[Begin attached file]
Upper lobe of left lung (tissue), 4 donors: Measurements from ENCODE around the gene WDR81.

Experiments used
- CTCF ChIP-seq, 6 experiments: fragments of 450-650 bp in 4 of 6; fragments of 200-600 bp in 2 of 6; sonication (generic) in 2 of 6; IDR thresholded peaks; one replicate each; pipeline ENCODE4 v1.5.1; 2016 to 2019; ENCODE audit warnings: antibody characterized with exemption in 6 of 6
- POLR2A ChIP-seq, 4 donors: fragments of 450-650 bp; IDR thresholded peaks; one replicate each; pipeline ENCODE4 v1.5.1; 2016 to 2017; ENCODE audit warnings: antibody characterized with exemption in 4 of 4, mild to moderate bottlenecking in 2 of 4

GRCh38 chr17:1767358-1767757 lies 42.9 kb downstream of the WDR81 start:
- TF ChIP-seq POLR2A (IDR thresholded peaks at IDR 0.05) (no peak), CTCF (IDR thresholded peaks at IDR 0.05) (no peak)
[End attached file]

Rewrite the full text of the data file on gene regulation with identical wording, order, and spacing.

Upper lobe of left lung (tissue), 4 donors: Measurements from ENCODE around the gene WDR81.

Experiments used
- CTCF ChIP-seq, 6 experiments: fragments of 450-650 bp in 4 of 6; fragments of 200-600 bp in 2 of 6; sonication (generic) in 2 of 6; IDR thresholded peaks; one replicate each; pipeline ENCODE4 v1.5.1; 2016 to 2019; ENCODE audit warnings: antibody characterized with exemption in 6 of 6
- POLR2A ChIP-seq, 4 donors: fragments of 450-650 bp; IDR thresholded peaks; one replicate each; pipeline ENCODE4 v1.5.1; 2016 to 2017; ENCODE audit warnings: antibody characterized with exemption in 4 of 4, mild to moderate bottlenecking in 2 of 4

GRCh38 chr17:1767358-1767757 lies 42.9 kb downstream of the WDR81 start:
- TF ChIP-seq POLR2A (IDR thresholded peaks at IDR 0.05) (no peak), CTCF (IDR thresholded peaks at IDR 0.05) (no peak)